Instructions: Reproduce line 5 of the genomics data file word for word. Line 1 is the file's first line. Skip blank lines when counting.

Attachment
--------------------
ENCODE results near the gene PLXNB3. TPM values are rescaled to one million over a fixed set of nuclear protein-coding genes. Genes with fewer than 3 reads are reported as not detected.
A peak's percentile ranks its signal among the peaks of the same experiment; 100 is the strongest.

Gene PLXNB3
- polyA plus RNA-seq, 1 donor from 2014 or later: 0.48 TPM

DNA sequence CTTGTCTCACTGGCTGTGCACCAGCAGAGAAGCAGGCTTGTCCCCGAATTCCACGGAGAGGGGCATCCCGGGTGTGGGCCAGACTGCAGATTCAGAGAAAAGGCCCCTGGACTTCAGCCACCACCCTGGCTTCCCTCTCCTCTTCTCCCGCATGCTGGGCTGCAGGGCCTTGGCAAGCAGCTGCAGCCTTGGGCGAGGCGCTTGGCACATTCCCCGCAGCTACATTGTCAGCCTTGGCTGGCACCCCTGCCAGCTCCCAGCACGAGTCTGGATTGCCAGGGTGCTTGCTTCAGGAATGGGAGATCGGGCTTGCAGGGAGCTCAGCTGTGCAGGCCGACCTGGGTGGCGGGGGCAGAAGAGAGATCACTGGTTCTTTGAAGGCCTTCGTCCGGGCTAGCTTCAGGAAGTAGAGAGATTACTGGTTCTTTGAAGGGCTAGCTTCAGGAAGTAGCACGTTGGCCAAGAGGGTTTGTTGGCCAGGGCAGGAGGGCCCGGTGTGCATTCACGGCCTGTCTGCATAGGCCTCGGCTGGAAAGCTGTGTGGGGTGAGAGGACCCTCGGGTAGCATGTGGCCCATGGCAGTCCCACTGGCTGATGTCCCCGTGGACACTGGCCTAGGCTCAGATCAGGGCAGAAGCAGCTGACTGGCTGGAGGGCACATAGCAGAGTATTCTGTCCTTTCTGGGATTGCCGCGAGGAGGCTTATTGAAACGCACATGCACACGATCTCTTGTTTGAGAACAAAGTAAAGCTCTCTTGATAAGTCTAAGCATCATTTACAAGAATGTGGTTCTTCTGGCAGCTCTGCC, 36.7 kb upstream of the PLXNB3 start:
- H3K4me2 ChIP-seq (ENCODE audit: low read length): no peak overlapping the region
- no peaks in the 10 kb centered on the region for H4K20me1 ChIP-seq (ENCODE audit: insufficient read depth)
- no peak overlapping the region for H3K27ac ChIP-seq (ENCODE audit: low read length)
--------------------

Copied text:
DNA sequence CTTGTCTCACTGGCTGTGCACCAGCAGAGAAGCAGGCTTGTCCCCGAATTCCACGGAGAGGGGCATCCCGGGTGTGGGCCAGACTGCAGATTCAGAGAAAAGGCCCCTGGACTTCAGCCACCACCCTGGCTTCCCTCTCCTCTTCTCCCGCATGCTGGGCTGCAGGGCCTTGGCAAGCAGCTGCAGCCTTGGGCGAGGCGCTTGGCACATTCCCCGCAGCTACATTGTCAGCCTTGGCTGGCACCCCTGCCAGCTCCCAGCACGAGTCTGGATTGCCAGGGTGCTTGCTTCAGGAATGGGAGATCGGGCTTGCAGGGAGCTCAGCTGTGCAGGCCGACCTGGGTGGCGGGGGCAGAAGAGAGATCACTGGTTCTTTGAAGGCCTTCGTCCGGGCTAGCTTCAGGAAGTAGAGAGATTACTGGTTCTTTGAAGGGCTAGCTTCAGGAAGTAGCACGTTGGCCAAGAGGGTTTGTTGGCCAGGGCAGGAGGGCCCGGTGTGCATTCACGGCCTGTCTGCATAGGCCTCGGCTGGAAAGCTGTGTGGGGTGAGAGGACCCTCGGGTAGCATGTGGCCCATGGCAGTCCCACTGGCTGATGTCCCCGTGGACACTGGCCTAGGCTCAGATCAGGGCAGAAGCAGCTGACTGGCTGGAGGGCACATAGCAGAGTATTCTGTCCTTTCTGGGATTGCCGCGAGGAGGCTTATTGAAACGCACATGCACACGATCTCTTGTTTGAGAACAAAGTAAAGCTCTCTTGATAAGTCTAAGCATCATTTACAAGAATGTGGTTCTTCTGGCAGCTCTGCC, 36.7 kb upstream of the PLXNB3 start: